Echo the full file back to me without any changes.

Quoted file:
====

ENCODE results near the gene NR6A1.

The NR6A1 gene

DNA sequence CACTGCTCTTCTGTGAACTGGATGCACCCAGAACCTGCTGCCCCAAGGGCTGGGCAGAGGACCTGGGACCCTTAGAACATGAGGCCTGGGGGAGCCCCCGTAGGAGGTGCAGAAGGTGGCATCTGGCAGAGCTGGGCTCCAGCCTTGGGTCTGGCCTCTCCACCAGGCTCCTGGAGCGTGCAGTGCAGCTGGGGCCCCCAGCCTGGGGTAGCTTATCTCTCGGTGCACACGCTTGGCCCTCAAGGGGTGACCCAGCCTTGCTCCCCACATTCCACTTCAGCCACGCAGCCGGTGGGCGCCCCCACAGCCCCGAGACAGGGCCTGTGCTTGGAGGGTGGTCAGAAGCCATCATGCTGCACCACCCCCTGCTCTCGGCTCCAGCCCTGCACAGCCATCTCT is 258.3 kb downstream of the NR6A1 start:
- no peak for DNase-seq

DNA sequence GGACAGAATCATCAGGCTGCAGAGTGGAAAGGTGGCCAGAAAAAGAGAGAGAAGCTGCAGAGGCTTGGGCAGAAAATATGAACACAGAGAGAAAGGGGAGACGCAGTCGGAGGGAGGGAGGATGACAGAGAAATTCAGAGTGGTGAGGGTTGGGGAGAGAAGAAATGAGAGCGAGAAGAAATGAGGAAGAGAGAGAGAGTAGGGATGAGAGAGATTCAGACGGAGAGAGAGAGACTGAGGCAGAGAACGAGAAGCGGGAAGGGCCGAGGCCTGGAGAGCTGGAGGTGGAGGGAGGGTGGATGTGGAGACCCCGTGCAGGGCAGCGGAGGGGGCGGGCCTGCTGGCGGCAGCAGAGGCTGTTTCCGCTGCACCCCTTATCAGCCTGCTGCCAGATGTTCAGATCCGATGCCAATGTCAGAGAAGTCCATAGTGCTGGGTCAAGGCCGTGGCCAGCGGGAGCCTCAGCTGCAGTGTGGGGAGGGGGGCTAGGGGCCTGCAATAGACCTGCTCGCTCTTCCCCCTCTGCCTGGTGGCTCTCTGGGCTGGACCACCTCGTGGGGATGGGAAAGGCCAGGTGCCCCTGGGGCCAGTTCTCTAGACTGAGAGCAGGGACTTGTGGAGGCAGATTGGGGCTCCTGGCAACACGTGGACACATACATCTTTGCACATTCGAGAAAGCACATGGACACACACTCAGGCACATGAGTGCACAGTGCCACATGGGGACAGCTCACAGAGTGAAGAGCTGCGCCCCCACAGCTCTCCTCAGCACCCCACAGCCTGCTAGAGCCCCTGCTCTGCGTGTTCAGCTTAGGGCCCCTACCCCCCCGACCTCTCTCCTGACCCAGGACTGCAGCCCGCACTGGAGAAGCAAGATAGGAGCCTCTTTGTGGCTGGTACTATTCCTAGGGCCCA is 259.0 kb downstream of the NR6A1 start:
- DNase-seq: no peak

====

ENCODE results near the gene NR6A1.

The NR6A1 gene

DNA sequence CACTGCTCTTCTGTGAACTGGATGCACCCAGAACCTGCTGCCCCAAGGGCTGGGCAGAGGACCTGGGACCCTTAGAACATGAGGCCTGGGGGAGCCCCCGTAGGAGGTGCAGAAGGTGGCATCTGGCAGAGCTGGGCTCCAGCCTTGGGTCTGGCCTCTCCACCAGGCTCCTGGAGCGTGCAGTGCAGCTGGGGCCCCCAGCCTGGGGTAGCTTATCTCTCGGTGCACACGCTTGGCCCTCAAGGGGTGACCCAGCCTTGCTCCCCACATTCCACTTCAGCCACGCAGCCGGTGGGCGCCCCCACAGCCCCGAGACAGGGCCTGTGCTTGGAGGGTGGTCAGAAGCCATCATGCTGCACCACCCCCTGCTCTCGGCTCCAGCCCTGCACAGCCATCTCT is 258.3 kb downstream of the NR6A1 start:
- no peak for DNase-seq

DNA sequence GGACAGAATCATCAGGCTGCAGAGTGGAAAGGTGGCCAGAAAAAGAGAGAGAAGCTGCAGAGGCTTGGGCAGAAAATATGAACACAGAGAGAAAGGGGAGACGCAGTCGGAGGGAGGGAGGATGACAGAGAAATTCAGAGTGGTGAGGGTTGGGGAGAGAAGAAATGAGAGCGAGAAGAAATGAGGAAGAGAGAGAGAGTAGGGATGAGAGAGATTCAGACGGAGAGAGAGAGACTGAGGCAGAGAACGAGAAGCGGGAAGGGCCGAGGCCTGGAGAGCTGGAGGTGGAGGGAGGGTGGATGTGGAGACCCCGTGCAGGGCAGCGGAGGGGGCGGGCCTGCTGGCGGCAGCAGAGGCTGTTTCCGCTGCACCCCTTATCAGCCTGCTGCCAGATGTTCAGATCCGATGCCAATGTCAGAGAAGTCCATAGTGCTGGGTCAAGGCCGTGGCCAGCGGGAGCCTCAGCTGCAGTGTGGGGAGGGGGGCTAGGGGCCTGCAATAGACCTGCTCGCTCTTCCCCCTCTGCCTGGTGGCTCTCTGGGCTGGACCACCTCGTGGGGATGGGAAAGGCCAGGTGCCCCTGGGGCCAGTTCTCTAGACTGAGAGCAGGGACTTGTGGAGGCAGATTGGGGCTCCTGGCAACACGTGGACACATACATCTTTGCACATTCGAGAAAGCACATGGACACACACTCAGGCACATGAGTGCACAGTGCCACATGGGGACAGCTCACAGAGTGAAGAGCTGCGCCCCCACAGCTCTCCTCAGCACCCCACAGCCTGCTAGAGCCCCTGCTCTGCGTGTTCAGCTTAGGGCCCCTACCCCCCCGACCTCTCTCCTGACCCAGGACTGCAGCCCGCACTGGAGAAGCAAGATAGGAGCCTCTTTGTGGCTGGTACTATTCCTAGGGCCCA is 259.0 kb downstream of the NR6A1 start:
- DNase-seq: no peak